Typically, washing machine pressure switches have a large sensing diaphragm that's about 60mm or so in diameter and three quick-connect male terminals. One connection is common, while the others are for normally open (NO) and normally closed (NC) connections. A set-point adjustment mechanism is built in (it's directly controlled by the 'water level' knob) and the switch opens and closes with audible clicks.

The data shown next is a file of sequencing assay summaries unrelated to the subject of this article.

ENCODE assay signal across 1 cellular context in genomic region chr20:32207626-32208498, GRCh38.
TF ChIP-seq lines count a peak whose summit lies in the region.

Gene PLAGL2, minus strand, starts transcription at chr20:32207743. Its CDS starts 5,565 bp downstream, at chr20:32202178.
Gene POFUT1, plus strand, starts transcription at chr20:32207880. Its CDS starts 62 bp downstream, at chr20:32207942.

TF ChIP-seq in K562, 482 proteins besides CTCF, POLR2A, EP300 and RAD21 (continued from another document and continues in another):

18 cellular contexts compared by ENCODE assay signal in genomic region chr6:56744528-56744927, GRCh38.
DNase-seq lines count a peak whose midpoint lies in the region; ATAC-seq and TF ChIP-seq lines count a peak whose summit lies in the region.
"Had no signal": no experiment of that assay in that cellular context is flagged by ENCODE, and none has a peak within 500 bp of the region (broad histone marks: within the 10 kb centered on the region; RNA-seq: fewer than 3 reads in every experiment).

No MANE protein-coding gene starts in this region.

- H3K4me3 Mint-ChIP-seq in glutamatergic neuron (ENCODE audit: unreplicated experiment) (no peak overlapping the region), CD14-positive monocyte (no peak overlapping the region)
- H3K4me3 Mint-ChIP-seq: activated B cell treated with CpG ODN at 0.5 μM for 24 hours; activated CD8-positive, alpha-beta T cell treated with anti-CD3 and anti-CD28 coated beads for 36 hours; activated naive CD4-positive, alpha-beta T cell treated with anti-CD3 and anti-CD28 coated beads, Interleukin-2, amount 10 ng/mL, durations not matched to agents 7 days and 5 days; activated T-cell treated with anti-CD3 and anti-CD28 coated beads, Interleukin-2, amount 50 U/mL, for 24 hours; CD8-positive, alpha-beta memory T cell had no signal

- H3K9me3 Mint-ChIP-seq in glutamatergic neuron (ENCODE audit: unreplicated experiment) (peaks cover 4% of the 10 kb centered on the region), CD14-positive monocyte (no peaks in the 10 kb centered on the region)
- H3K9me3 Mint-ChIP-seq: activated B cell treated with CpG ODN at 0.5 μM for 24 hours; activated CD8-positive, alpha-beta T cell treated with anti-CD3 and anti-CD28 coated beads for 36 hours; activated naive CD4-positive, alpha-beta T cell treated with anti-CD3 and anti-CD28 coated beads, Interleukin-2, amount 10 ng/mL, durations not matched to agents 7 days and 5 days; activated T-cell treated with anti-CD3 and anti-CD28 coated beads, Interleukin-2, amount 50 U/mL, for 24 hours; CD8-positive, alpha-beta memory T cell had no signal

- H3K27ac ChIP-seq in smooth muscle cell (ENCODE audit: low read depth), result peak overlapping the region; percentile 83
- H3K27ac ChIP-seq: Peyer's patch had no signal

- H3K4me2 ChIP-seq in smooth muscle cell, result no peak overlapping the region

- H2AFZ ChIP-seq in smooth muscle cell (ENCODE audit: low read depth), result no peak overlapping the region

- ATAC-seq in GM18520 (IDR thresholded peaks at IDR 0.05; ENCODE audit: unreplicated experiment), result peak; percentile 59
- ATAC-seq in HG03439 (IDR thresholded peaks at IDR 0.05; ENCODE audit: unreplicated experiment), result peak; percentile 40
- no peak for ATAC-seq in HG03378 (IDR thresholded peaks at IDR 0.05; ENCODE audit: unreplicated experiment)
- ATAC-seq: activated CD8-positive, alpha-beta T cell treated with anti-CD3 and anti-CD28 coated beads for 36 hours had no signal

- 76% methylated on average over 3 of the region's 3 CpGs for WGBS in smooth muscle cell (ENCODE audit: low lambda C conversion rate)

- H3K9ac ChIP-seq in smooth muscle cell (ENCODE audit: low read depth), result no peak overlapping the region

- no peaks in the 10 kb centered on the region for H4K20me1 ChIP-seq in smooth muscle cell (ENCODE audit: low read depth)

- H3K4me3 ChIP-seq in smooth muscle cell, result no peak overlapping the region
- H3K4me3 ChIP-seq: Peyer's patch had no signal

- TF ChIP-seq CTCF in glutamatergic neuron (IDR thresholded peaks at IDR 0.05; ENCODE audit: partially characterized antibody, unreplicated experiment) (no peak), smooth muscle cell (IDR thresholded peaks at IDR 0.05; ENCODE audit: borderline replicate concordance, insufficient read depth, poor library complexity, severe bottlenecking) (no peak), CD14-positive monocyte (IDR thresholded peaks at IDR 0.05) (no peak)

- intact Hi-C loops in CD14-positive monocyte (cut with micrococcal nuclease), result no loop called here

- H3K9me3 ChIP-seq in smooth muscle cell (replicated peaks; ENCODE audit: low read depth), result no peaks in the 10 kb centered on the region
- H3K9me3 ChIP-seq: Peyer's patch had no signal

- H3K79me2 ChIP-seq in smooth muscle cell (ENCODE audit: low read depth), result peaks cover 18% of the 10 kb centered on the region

Most appliance manufacturers have now found it advantageous to employ a small switch or micro-switch, to stop the spin action. An actuator protruding from the lid of the automatic washer causes the switch to open before the lid is raised 2 inches. Electrical, either type of spin-stop lid or door safety switch is usually connected to wires between the spin solenoid and the timer. In this way, when the operator raises the lid during spin, the switch opens and the timer circuit to the spin solenoid is broken. By keeping the actuator clean and free of debris, you can avoid unwanted appliance repair service calls.